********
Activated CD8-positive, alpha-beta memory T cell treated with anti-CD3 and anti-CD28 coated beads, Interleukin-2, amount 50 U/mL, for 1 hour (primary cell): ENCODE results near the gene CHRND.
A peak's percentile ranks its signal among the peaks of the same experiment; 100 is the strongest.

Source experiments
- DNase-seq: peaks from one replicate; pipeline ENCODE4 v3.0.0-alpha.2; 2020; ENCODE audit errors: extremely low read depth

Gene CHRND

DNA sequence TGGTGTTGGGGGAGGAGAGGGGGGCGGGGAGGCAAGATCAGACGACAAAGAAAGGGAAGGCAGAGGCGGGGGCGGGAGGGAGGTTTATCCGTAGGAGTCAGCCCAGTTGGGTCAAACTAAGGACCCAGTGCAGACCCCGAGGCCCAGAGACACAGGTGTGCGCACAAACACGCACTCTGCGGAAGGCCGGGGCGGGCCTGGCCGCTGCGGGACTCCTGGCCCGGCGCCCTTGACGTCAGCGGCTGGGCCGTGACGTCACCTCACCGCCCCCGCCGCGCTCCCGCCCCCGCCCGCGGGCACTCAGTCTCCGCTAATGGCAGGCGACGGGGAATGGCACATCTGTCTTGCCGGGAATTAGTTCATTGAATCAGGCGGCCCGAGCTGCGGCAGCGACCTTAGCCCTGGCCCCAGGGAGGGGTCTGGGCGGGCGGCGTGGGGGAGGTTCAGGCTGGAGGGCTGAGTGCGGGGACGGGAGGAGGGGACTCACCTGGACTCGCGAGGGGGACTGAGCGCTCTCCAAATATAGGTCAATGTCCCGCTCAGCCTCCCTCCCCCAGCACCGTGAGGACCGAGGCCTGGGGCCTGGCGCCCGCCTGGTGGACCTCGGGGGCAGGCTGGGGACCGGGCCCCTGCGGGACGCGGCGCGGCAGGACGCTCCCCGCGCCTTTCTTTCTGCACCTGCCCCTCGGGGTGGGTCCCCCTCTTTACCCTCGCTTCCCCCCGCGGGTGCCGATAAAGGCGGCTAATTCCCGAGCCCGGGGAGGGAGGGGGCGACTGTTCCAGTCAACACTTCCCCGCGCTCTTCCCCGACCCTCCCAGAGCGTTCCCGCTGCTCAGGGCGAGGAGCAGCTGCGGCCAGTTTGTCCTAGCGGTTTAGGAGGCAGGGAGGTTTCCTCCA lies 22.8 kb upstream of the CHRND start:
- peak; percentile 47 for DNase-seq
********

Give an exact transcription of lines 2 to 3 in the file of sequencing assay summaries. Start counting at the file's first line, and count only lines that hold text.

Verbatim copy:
A peak's percentile ranks its signal among the peaks of the same experiment; 100 is the strongest.

Source experiments